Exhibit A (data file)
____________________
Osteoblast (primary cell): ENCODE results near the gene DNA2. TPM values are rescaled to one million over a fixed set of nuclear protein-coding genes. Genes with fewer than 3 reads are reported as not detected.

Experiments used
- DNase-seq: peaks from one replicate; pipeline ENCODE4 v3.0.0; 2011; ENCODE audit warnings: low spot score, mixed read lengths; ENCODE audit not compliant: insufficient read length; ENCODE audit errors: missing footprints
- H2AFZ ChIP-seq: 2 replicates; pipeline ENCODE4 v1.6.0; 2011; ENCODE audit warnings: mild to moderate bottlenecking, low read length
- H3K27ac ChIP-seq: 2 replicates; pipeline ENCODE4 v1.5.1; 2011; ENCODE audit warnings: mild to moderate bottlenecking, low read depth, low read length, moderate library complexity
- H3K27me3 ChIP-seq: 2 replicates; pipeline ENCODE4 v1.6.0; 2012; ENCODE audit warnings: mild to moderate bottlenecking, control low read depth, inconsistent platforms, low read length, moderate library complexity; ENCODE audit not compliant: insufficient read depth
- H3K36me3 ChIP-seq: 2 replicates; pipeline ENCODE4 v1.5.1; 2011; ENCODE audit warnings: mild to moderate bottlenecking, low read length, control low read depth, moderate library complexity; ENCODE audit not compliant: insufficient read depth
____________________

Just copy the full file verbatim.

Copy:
Osteoblast (primary cell): ENCODE results near the gene DNA2. TPM values are rescaled to one million over a fixed set of nuclear protein-coding genes. Genes with fewer than 3 reads are reported as not detected.

Experiments used
- DNase-seq: peaks from one replicate; pipeline ENCODE4 v3.0.0; 2011; ENCODE audit warnings: low spot score, mixed read lengths; ENCODE audit not compliant: insufficient read length; ENCODE audit errors: missing footprints
- H2AFZ ChIP-seq: 2 replicates; pipeline ENCODE4 v1.6.0; 2011; ENCODE audit warnings: mild to moderate bottlenecking, low read length
- H3K27ac ChIP-seq: 2 replicates; pipeline ENCODE4 v1.5.1; 2011; ENCODE audit warnings: mild to moderate bottlenecking, low read depth, low read length, moderate library complexity
- H3K27me3 ChIP-seq: 2 replicates; pipeline ENCODE4 v1.6.0; 2012; ENCODE audit warnings: mild to moderate bottlenecking, control low read depth, inconsistent platforms, low read length, moderate library complexity; ENCODE audit not compliant: insufficient read depth
- H3K36me3 ChIP-seq: 2 replicates; pipeline ENCODE4 v1.5.1; 2011; ENCODE audit warnings: mild to moderate bottlenecking, low read length, control low read depth, moderate library complexity; ENCODE audit not compliant: insufficient read depth